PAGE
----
The Ninjabot

The Legend of Zelda: A Link Between Worlds Review: One of the Best 3DS Games Ever

Posted on December 1, 2013 at 8:00 pm by Victor Chaves

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I love this game. The Legend of Zelda: A Link Between Worlds is a fantastic title full of adventure that makes you constantly want to keep exploring the familiar-yet-different world of Hyrule and Lorule. Although not a direct sequel, the game does take place in the world shown in the Super Nintendo game The Legend of Zelda: A Link to the Past, and even though one may decry Nintendo for not being original, I must say that this game sets a lot of different ideas forward in the Zelda franchise that is very welcome.

 What’s Old Is New Again

The game plays like most top-down Zelda games most gamers have played before, sword-slashing and shielding and using items that you find in dungeons to forward yourself through to find the typical sages/instruments/masks/whatever big collectible that allows you to defeat Ganon. Heck, the fact that the game takes place in the same map from Link to the Past is enough to make me roll my eyes.

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But that is where the similarities end, as there are major differences in how you go about executing these tropes. For one, almost all the equipment items you typically get in dungeons are available near the beginning of the game. The new character named Ravio rents you all the typical Zelda-esque items like a hookshot, boomerang, and bombs, as well as newcomers like the Tornado Rod or the Sand Rod. The downside is when you die, you lose all that you rented, and need to return to Ravio and rent them again. This is mitigated however, by when beating the third dungeon you are able to permanently purchase and own those items, which I was prepped well enough by then to buy nearly all of them. This is fantastic as this opens up nearly every area in Hyrule and Lorule to explore. Older games required that you come back after you beat whatever dungeon that has the item to get to that heartpiece just out of reach, but now with almost all the items unlocked, 90% of the map can be accessed and explored to your (pieces of) hearts consent.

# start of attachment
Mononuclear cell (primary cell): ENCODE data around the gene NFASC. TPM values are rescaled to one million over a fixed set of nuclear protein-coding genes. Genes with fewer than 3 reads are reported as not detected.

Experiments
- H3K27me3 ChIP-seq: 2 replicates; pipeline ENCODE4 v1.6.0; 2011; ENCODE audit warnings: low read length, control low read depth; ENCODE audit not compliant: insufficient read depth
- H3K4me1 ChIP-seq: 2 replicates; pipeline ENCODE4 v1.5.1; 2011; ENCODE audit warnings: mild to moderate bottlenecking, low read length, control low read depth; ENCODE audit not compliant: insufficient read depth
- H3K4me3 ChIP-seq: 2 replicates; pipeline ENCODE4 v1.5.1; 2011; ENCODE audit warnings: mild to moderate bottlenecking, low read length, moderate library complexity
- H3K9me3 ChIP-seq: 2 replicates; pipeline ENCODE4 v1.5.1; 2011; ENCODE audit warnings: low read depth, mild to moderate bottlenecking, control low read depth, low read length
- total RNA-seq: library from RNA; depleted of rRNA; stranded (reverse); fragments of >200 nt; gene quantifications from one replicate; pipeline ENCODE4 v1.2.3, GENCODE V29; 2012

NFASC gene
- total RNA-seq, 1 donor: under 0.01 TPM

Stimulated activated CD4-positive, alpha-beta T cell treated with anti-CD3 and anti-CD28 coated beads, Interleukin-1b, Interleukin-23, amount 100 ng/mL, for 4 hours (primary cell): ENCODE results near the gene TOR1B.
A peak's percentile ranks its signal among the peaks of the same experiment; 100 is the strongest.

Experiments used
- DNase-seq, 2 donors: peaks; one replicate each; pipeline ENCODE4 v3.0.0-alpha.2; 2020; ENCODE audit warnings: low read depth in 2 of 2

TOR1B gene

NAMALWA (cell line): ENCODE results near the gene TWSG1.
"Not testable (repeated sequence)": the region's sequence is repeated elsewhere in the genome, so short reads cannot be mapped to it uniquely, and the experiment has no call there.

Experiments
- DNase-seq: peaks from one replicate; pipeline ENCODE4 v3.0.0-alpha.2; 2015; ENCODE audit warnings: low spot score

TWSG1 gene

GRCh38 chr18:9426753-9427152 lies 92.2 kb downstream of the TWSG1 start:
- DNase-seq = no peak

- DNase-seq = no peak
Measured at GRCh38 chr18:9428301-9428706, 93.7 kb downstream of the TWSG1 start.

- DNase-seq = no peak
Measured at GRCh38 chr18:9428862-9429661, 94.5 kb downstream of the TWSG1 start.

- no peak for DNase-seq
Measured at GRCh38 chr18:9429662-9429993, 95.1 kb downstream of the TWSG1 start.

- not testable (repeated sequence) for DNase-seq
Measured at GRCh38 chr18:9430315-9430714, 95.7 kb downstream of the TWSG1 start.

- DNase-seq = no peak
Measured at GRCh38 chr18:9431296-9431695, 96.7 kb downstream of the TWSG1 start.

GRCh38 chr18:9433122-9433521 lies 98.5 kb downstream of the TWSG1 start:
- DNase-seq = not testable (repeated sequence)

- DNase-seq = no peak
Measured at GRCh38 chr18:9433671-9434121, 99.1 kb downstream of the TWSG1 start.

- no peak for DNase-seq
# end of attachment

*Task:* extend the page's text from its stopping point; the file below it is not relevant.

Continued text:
Another big difference is the resource management. What used to be a matter of keeping track of hearts, rupees, arrows, bombs, and magic, the game has changed the item resources to be all connected to an Energy Gauge that refills itself over time. So instead of running out of bombs in a dungeon where you’re not sure what wall needs a good booming, you can just bomb willy-nilly until you run out of energy, which comes back after a few seconds. Some may find that this makes the game simplistic and easy, but I find it as welcome change to farming for arrows in pots and grass when what I really want to do is explore a level. All I have to do is pay attention to my health and rupee count, and that is all I really want to attend to.

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The last giant change is the added gameplay feature of merging with walls and walking in them. When the antagonist Yuga traps Link into a wall as a painting, a bracelet that he received activates and allows him to become a painting at will and walk via walls. This is the main gimmick in Zelda: A Link Between Worlds that offers a real fresh perspective of Link’s adventures. By merging with walls, Link can slink through small cracks, attach to platforms, and even dodge attacks by becoming part of the wall. Nintendo did a really good job of integrating this feature into the puzzles and combat of the game, so much so that I had flashbacks to Portal and how well that game introduced new mechanics to a first-person game.

 Some of the Best Dungeons in Zelda